Last week, Vanity Fair published an article about the U.S. Air Force’s response to 9/11. In writing the article, Michael Bronner makes extensive use of audio tapes from the control room of NORAD’s Northeast headquarters and in the online version, you can listen to audio clips of those tapes. As you can see in the screenshot below, not only are the transcripts of the audio part of the main narrative (and not collected elsewhere or put into a separate footnote or sidebar), but the controls for playing the audio clips (PLAY | STOP) are presented inline as well:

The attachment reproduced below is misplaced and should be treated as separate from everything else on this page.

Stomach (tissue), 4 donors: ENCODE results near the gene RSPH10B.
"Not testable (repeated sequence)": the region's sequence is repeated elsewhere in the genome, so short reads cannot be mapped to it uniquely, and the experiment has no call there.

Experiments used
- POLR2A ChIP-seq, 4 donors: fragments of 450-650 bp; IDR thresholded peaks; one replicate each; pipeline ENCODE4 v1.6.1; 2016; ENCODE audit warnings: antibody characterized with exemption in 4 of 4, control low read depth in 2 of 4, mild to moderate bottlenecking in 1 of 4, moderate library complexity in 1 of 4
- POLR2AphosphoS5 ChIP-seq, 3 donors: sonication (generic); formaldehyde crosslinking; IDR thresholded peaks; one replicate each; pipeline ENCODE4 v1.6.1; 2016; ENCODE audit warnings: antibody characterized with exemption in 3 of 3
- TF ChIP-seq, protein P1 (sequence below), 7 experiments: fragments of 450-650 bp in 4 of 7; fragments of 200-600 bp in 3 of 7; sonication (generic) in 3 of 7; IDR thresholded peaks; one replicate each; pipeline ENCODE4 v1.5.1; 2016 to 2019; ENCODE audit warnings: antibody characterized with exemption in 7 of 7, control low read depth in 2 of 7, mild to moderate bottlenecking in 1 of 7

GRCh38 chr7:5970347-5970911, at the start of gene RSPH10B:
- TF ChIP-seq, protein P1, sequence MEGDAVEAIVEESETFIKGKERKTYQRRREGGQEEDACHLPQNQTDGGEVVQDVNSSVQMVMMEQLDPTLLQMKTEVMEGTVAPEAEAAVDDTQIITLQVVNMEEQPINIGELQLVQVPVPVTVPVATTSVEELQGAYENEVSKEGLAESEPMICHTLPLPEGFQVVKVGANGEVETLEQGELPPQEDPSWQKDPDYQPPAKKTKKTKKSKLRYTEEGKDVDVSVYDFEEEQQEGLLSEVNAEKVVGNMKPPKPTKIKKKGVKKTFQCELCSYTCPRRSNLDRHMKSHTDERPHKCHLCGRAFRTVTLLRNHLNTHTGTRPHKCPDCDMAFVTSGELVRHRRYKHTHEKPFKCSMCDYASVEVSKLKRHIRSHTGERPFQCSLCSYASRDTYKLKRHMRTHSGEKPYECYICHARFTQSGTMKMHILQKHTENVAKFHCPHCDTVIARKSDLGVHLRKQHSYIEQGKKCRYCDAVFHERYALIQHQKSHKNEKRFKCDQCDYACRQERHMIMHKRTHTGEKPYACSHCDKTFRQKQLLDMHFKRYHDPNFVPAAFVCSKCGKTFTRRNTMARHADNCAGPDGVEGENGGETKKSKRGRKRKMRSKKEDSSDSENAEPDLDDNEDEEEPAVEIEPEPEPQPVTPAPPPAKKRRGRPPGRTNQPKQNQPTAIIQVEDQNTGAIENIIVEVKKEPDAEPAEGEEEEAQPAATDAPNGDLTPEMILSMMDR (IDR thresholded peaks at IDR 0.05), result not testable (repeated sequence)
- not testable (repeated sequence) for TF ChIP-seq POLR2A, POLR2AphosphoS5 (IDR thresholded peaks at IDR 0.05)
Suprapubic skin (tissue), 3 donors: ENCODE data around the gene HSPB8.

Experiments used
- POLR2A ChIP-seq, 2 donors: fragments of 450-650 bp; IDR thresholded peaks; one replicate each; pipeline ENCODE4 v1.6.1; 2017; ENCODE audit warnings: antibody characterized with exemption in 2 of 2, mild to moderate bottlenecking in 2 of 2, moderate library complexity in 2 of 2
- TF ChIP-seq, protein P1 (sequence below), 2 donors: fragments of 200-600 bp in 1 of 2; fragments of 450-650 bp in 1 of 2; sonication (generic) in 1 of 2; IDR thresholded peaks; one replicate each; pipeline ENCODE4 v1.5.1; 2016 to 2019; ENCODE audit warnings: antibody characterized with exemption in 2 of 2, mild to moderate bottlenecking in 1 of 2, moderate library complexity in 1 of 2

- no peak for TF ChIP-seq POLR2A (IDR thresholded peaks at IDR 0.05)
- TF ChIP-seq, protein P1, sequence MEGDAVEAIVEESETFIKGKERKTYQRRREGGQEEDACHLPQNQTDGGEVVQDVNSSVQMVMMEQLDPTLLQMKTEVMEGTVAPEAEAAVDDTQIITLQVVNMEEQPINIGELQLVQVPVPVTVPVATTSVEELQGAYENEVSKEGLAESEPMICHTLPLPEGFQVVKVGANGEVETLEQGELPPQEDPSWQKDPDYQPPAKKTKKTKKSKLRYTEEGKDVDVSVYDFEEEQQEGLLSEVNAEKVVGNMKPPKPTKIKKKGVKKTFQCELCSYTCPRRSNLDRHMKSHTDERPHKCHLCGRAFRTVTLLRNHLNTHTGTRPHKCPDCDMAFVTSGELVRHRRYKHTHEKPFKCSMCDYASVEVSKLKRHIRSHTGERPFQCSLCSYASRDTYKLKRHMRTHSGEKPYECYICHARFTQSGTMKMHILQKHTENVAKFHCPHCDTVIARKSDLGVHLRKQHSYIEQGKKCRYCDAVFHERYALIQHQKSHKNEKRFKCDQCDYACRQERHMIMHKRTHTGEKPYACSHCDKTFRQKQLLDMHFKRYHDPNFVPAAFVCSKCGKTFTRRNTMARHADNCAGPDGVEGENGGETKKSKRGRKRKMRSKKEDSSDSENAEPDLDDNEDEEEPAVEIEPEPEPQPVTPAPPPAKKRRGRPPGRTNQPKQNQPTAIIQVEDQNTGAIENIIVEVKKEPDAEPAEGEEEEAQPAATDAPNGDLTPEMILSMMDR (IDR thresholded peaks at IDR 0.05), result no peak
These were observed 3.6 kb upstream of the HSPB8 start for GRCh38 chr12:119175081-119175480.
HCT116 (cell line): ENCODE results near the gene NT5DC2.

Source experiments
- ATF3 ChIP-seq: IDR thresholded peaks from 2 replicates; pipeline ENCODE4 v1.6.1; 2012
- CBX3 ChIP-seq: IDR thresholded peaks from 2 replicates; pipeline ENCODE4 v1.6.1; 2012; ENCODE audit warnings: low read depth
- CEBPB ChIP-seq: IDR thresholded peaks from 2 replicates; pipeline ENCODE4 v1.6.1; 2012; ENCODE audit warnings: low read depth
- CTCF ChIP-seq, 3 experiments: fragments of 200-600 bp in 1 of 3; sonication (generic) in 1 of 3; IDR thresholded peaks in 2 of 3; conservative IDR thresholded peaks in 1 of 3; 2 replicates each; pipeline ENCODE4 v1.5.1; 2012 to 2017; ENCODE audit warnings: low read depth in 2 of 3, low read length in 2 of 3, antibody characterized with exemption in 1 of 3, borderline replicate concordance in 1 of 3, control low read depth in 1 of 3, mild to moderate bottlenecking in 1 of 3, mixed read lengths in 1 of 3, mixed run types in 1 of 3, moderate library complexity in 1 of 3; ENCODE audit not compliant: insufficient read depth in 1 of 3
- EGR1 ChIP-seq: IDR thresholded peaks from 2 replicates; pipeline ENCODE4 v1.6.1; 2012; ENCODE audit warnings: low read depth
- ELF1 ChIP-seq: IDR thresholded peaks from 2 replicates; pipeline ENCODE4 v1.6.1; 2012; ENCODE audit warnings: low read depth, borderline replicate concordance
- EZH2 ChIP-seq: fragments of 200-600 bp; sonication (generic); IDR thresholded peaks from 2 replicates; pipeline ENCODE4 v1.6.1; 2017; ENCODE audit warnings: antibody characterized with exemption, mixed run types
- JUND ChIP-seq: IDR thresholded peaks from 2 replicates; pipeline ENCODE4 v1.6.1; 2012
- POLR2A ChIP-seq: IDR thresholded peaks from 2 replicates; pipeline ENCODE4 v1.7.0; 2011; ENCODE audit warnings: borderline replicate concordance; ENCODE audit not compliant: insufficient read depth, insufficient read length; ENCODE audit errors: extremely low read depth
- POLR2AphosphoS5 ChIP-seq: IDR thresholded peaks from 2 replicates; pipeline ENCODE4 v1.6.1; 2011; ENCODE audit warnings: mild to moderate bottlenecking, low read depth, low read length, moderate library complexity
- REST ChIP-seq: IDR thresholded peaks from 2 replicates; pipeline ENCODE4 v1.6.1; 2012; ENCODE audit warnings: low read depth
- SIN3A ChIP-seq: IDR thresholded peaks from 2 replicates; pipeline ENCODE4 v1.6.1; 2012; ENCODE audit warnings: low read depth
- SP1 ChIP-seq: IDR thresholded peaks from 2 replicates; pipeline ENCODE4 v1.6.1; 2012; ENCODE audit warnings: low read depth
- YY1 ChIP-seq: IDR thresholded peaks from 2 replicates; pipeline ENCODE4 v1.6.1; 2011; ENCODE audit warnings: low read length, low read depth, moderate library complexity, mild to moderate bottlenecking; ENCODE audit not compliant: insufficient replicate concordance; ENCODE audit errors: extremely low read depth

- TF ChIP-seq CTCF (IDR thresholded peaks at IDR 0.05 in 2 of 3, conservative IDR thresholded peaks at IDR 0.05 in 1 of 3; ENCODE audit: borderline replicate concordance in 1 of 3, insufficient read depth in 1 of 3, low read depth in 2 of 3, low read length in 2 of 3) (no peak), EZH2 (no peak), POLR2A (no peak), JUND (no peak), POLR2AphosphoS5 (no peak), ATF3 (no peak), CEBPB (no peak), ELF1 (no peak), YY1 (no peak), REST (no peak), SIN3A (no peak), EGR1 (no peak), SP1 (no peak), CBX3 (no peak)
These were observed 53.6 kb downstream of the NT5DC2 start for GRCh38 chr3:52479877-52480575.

That’s a nice bit of design. No need for a clunky player or to download the clips at the end of the article when two simple text-only inline commands will do. In Beautiful Evidence, Edward Tufte argues for the placement of information in the location where it will do the most good for those attempting to understand the matter at hand, regardless of form:
Evidence is evidence, whether words numbers, images, diagrams, still or moving. It is all information after all. For readers and viewers, the intellectual task remains constant regardless of the particular mode of evidence: to understand and to reason about the materials at hand, and to appraise their quality, relevance, and integrity.
The examples that Tufte cites in the book are all visual and published on paper. This is an instance where web publishing provides for a better way to design for the information at hand than print. (thx to david for kickstarting this post)